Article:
House of Lords Spark Housing Benefit Review

Latest landlord News by: Madalena Penny

Concerns about the impact of impending housing benefit cuts were voiced by peers last night at the House of Lords amid fears of the effect the legislation will have on vulnerable sections of society.

The debate followed Labour’s attempt to have the housing benefit reform measures thrown out by putting down a motion to have the secondary legislation voted down.  As a result, the Social Security Minister, Lord Freud is to establish an independent review to measure the impact on society caused by the housing benefit caps.

The caps, which are due to be enforced on new tenants from April this year and existing tenants in January 2012, have come under strong attack from housing welfare organizations, the private and social rented sector along with Labour Mps, who fear thousands could be made homeless as a result of the legislation.

Lord Freud defended the reform, criticizing ‘scare-mongering’ adding:
“Some of the estimates of the number of people that will be made homeless are quite frankly ridiculous.”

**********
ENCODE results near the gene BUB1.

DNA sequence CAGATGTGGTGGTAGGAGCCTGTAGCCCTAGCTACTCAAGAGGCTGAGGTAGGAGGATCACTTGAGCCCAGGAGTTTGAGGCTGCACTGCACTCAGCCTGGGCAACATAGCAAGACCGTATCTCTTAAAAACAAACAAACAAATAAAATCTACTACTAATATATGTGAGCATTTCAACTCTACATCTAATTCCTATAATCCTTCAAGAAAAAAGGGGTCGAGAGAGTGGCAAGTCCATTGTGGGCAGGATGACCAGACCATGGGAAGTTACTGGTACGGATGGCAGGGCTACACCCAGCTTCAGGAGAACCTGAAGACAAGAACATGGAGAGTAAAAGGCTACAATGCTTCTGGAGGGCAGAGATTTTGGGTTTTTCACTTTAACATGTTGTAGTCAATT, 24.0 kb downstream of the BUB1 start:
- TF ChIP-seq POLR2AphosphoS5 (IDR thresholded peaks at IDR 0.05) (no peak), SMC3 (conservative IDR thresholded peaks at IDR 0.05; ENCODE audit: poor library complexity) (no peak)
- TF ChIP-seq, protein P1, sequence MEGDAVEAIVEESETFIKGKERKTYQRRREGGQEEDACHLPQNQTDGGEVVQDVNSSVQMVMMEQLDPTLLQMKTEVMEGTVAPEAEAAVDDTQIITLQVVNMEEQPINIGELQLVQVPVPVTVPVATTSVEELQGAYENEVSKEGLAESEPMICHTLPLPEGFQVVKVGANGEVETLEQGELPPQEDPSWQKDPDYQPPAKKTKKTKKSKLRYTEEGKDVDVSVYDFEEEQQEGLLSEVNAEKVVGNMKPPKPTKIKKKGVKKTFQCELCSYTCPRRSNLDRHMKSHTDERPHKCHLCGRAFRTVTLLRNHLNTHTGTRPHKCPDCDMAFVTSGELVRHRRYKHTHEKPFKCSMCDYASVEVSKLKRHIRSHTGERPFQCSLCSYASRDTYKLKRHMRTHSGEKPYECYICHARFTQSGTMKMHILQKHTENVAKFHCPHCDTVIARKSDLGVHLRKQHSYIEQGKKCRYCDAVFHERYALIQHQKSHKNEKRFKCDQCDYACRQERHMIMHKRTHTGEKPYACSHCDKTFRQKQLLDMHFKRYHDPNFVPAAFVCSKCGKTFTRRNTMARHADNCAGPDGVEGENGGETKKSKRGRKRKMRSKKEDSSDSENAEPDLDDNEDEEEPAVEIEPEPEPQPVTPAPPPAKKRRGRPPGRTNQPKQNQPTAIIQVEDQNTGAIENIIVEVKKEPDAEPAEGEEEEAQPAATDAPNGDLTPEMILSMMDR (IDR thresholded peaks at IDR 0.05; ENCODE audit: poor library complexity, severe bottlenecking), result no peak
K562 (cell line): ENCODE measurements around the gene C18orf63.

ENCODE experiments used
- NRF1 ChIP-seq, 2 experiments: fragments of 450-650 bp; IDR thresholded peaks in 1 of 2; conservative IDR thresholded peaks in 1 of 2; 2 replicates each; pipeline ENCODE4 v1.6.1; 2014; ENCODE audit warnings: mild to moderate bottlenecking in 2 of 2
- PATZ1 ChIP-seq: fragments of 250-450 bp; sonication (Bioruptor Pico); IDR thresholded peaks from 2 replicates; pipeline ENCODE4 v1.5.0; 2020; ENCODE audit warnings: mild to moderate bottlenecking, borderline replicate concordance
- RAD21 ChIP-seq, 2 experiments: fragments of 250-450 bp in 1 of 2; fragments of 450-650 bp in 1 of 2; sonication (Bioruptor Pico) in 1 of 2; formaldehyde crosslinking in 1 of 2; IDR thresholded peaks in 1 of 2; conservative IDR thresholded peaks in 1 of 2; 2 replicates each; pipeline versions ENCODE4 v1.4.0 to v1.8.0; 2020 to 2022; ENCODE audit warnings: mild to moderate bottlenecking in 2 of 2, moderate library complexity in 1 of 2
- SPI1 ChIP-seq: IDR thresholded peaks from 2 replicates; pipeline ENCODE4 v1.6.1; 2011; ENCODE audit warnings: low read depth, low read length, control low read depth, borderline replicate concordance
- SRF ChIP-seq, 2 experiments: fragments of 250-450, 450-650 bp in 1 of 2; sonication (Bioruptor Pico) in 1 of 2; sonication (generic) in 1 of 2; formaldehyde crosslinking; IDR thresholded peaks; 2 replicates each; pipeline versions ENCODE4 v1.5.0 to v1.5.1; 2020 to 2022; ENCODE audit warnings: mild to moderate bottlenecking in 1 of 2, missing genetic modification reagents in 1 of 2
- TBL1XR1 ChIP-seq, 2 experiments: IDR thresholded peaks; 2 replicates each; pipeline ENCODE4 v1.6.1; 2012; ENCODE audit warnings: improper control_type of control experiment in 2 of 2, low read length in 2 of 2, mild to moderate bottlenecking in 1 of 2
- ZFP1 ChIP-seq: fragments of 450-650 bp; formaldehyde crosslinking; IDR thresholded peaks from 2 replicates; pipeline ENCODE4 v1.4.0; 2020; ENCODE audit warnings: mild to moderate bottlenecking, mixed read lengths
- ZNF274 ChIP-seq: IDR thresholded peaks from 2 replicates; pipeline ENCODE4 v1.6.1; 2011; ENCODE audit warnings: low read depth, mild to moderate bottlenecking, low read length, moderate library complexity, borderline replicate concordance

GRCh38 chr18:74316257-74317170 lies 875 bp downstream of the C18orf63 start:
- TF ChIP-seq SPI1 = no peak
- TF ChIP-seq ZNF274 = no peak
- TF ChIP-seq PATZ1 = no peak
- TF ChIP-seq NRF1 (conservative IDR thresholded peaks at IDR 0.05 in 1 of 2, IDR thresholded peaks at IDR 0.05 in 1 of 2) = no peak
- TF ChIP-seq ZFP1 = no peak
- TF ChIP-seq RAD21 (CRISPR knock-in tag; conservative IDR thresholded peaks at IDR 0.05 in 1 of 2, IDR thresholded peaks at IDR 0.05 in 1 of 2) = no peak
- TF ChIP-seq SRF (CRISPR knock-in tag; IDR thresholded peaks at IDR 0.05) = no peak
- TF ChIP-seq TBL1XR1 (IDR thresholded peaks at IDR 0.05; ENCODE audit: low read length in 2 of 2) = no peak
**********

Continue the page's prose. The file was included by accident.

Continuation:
Lord Knight, who opened the debate said:
“These measures have serious implications for hundreds of thousands of honest, hard-working and vulnerable people.

“We should bear in mind that 4.7 million people receiving housing benefit in this country, two million of whom are pensioners on pension credit guarantee, half a million of people on jobseekers allowance and 700,000 are people in work in low-paying jobs.

“The Government’s own impact assessment of the regulations as a whole predicted almost one million families affected with an average weekly income loss of £12 a week nationally rising to £22 a week in London.”

“Critics unanimously agree that a change to a 30th percentile for LHA (Local Housing Allowance) calculations, along with the caps to housing benefit will result in a significant drop in income for hundreds of thousands of households.

“Of these, an estimated 269,000 will fall into what Shelter calls serious difficulty, unable to negotiate a reduction in rent they will have just three options – hoping their landlord will forgo a proportion of the rent, moving into cheaper and likely over-crowded accommodation or becoming homeless.”

Interim results from the independent review will be reported back to the Houses in mid 2012 and again in early 2013.